Iris T. Metts: Thank you for your interest in our school district. Research clearly indicates that students are better prepared to succeed academically when we intensify and extend instruction at an early age, particularly with emphasis on reading literacy. Our statistics indicated that 70% of our students were not performing on grade level in reading by grade 3. I too want programs of quality for all of the students in the school district. I believe an expenditure on full day kindergarten is an important step in helping the system to provide a quality education for every student. Further, all school districts in Virginia have consistently provided full day kindergarten for many years. Full day kindergarten is a proven model to improve academic success.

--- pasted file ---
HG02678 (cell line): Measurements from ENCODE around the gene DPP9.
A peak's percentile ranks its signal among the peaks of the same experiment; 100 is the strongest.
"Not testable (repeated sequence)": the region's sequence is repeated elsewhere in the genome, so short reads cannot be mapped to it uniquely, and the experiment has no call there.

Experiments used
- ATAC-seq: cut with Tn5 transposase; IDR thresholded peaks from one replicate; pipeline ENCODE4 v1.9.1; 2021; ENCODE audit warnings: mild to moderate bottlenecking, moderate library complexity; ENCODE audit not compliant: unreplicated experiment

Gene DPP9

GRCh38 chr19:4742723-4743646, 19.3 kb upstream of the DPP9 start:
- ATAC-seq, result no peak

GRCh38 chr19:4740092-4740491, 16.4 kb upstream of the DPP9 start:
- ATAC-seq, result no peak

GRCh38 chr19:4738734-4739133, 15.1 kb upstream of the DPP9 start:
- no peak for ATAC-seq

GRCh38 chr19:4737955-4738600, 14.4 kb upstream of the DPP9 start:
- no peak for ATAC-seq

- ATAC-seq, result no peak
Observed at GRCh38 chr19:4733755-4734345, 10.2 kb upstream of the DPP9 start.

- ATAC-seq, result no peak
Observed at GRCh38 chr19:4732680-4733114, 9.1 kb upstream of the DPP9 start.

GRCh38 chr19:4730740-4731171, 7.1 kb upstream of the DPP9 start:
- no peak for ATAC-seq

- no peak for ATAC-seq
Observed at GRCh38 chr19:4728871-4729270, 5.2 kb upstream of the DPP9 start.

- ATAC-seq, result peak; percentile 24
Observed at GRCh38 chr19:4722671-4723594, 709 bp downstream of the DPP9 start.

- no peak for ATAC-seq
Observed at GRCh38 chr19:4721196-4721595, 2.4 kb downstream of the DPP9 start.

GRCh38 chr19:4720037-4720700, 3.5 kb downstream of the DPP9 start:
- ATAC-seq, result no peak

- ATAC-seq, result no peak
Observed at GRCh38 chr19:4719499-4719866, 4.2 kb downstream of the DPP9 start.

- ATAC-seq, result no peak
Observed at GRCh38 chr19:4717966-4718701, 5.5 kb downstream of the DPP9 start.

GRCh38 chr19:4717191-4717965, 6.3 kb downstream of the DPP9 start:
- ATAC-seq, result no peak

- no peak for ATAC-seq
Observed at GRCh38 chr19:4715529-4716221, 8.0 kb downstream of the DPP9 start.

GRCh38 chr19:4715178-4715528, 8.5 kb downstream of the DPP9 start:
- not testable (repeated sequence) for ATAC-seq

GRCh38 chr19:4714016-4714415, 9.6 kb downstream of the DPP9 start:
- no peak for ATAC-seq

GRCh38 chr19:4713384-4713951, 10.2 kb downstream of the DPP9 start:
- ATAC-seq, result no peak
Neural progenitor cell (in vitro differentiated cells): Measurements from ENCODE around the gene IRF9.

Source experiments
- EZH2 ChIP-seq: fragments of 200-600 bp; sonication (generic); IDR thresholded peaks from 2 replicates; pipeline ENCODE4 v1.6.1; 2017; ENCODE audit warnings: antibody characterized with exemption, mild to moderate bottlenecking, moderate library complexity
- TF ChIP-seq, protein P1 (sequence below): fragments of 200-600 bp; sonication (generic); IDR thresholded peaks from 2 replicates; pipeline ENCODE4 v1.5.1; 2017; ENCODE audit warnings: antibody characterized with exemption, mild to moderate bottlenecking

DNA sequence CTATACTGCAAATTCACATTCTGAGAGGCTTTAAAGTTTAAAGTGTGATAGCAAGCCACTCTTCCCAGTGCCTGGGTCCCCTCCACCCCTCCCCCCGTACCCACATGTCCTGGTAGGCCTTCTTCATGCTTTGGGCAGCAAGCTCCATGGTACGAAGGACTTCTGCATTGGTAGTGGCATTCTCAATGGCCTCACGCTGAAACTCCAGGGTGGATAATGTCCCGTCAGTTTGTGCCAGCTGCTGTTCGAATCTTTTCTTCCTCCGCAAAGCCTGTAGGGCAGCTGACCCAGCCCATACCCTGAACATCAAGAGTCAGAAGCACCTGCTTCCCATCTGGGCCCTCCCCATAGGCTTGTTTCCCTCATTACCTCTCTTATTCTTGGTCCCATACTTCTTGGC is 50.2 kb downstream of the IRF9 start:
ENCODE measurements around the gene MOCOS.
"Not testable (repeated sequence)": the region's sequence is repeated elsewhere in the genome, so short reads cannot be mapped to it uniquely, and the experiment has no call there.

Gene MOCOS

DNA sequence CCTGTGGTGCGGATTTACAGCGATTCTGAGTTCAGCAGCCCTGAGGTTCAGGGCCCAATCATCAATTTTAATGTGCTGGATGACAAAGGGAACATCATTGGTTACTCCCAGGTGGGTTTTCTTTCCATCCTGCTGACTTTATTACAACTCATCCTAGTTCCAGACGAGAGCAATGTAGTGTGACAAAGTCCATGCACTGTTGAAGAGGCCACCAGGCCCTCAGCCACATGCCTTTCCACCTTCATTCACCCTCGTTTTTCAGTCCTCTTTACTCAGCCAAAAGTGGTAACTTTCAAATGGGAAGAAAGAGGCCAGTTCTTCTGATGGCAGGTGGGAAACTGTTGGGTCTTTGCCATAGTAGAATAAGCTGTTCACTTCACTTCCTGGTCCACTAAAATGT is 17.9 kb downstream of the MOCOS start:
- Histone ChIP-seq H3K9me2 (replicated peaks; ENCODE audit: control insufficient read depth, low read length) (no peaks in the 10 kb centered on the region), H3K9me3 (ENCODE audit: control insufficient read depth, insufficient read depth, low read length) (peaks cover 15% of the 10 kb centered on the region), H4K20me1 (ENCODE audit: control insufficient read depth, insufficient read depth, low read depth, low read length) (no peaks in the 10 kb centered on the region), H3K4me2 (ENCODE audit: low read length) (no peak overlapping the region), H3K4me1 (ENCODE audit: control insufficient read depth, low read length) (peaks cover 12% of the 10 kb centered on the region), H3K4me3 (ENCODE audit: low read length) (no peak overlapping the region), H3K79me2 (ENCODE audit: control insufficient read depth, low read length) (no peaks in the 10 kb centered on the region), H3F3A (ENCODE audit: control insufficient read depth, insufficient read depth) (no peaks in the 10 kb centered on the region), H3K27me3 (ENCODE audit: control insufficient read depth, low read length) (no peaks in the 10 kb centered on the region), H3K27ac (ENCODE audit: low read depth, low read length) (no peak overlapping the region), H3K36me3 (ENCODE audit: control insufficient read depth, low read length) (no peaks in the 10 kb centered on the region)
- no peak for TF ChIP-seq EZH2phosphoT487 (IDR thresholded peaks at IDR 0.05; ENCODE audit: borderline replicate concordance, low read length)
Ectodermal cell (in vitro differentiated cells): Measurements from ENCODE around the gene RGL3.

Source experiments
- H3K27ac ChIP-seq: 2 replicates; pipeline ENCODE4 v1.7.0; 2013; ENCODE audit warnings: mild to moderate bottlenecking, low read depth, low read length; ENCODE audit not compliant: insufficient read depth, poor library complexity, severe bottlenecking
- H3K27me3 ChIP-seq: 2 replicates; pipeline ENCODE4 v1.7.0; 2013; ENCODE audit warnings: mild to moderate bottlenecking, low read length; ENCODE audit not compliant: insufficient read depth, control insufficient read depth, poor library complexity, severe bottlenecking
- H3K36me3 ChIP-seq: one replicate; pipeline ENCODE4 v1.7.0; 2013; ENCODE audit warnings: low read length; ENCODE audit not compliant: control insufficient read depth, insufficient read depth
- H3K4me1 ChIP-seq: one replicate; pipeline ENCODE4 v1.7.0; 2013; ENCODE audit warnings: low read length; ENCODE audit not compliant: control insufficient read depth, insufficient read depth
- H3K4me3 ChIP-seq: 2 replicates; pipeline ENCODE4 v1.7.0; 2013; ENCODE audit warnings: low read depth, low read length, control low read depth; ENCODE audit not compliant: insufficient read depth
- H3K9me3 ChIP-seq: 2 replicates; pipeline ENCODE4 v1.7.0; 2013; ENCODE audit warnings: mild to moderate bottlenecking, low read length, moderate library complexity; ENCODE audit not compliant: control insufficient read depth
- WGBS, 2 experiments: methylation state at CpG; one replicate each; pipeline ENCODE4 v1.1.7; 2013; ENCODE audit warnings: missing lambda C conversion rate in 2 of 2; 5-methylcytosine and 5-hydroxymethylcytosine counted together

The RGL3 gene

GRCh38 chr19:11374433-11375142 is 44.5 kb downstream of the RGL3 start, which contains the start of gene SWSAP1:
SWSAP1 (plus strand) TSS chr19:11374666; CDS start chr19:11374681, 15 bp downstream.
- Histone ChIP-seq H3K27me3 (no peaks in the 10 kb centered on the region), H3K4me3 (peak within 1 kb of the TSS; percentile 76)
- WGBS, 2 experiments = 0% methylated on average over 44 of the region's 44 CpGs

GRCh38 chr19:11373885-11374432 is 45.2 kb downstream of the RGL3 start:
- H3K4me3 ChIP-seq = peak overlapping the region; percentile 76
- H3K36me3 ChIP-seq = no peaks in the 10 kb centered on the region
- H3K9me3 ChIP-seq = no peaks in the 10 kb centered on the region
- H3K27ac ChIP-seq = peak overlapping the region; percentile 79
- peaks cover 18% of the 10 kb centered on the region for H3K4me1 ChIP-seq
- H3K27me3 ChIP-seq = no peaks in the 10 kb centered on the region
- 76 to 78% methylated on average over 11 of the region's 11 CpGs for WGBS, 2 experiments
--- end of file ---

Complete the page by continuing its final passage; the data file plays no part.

largo,md: Can you explain why many of your schools such as Crossland, Potomac, and Bladensburg, for example, Have mice running thru classrooms and cafeterias?

Iris T. Metts: We have not had any reports of rodent infestation in any of the schools mentioned. We will certainly investigate and follow up with the appropriate department.

Annapolis, Md.: Thanks for taking my question.

The purpose of education is disputed. Some say that it is to teach us to all get along. Some say that it is to ignore social skills, and learn academic skills. Some say that it's to train us to be good citizens.

What is your vision for PG County Schools' goals.